Wilf Dinnick, OpenFile's CEO, provides an update on his beleaguered online community-news network.
It’s OpenFile deathwatch, week six. This latest update on the saga of the once-touted community-news company that operated websites in six cities before shutting down unexpectedly in September comes courtesy of J-Source, which has just published an interview with Wilf Dinnick, OpenFile‘s CEO. He says that yes, his company is having money problems, but no, it’s not dead.
OpenFile‘s farewell-for-now message, signed by Dinnick, said optimistically that business would resume after “a pretty big change over the next few weeks,” and that the company would be making “an announcement about this next phase very soon.” Until today, there had only been silence, but now Dinnick tells J-Source that there is, indeed, a plan.
“OpenFile is pursuing custom content deals in which it would provide stories for websites of media companies, consumer brands, and other corporations,” writes J-Source‘s Kelly Toughill. So much for the “community-powered news” that was originally OpenFile‘s reason for being, and a key component in building its early buzz.
Nobody can blame Dinnick for wanting to earn a crust, but things get a little confusing when he starts talking about the business decisions that led to OpenFile‘s crisis. From the J-Source article:
“Things were a bit of a mess in the bookkeeping and we have to solve that obviously,” said Dinnick, who blamed money problems on growth and on an ambitious promise to pay freelancers within 30 days.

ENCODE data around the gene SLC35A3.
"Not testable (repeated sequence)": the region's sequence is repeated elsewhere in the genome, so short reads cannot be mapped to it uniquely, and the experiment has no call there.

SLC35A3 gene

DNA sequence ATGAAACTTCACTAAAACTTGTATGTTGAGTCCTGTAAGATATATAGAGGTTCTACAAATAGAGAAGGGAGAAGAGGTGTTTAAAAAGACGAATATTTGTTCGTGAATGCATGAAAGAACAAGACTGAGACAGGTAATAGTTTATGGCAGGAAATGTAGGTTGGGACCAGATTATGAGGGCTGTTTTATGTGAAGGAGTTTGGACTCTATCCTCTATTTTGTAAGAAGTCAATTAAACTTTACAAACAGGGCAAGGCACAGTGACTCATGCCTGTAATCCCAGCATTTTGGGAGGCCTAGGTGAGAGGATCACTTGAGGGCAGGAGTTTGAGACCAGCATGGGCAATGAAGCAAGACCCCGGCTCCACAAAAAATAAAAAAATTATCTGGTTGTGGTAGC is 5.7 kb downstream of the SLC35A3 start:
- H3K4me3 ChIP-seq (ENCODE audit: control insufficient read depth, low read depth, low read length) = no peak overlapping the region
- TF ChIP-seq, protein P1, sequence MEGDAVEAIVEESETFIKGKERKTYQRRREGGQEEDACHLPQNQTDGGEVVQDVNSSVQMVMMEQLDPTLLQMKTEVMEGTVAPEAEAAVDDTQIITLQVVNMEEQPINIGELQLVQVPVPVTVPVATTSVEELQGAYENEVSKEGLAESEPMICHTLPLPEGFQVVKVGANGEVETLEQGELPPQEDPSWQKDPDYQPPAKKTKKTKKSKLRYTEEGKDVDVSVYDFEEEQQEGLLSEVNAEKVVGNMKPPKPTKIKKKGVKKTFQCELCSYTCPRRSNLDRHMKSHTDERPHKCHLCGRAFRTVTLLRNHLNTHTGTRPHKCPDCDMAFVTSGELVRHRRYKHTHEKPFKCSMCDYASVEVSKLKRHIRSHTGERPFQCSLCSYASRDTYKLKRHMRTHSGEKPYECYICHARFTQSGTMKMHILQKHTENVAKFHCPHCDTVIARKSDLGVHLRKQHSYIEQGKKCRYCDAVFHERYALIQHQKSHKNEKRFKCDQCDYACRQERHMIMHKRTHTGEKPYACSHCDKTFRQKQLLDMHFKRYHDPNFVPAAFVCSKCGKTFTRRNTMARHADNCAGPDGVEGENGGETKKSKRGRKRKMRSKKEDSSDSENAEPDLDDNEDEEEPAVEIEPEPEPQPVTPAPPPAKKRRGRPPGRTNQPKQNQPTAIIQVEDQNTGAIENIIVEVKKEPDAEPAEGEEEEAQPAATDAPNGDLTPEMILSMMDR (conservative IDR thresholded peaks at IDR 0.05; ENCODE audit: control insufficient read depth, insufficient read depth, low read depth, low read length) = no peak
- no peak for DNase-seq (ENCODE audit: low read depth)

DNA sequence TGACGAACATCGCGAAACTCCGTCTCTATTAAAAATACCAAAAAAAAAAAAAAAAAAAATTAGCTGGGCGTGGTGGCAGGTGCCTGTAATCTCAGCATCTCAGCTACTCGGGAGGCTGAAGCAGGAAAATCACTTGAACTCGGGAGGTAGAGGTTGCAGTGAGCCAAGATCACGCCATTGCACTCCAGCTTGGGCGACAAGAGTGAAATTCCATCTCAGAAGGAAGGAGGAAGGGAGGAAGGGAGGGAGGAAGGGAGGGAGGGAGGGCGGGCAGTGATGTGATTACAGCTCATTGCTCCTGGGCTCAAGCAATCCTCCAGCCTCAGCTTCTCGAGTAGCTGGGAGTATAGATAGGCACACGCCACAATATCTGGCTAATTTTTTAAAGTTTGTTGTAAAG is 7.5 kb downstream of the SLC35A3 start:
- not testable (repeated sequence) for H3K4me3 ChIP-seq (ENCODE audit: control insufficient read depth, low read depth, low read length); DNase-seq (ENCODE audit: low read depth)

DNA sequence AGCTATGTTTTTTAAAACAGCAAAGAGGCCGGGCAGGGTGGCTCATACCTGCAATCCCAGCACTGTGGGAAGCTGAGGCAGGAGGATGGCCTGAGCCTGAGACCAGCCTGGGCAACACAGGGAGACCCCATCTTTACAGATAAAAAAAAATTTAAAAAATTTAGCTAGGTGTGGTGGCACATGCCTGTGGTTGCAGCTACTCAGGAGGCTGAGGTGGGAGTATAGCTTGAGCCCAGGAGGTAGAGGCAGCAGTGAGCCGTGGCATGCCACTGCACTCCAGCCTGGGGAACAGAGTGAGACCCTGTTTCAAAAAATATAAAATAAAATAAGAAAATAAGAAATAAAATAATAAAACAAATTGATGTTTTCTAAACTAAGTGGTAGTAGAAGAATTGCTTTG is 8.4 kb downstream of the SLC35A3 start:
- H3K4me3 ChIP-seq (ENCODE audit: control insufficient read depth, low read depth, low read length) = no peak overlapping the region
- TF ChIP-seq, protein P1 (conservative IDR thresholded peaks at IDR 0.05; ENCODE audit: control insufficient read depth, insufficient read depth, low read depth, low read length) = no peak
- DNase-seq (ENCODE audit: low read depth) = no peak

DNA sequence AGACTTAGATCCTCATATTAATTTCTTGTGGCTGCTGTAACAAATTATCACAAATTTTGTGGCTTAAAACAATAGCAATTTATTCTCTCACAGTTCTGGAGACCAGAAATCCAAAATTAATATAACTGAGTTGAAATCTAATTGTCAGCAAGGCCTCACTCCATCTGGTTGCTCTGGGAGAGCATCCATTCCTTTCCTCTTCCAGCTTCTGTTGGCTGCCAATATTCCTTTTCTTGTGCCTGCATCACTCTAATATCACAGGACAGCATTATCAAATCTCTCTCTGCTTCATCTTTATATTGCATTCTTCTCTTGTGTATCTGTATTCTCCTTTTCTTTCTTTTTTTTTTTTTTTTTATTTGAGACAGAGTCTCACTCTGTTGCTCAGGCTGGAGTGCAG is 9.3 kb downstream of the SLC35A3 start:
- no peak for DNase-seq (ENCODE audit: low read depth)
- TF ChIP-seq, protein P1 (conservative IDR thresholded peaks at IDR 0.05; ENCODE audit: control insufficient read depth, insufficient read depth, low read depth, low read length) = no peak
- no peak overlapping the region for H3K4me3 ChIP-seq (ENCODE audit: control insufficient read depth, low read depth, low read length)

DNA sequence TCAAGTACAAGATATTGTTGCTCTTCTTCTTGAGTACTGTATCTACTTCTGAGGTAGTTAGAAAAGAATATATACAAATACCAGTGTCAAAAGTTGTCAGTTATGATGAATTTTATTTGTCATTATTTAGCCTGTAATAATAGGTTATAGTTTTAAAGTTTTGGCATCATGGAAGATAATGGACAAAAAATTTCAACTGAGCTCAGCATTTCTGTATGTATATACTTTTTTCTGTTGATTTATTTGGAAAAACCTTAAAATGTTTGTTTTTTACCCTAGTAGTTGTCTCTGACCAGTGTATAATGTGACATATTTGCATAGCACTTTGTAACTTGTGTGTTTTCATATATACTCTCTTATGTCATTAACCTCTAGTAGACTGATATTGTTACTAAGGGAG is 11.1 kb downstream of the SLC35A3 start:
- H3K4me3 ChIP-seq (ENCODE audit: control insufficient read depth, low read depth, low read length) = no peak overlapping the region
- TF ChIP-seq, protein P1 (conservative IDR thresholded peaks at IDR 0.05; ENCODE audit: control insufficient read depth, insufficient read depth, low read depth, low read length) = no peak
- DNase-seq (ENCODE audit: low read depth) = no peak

Too much growth, sure. OpenFile expanded to six Canadian cities after launching in Toronto, and it had a giant masthead. There were, at various times, city editors, curation editors, staff reporters, a social media editor, an editor-in-chief, and so on. This despite the fact that for most of its existence OpenFile published just one or two original articles per city, per day—alongside eight to 10 pieces of “curated” news from elsewhere.
Paying freelancers within 30 days is an “ambitious promise,” though? A lot of freelance writers would consider a four-week turnaround to be decent, sure, but not extraordinary. Inability to cut cheques with a month’s lead time would have to have been a symptom of some bigger issues. For instance, OpenFile‘s rates were very generous relative to what other online outlets pay—which would have been great had it turned out to be sustainable. (In the interest of disclosure, I should say that I wrote frequently for OpenFile for about two years, and I always found their payments to be prompt until a few months before the shutdown. Once, Dinnick even enclosed a signed note of apology with a late cheque.)
According to the article, most of OpenFile‘s bills are outstanding payments to freelancers, about 10 of whom are owed more than $500. Let’s hope they get what’s owed to them.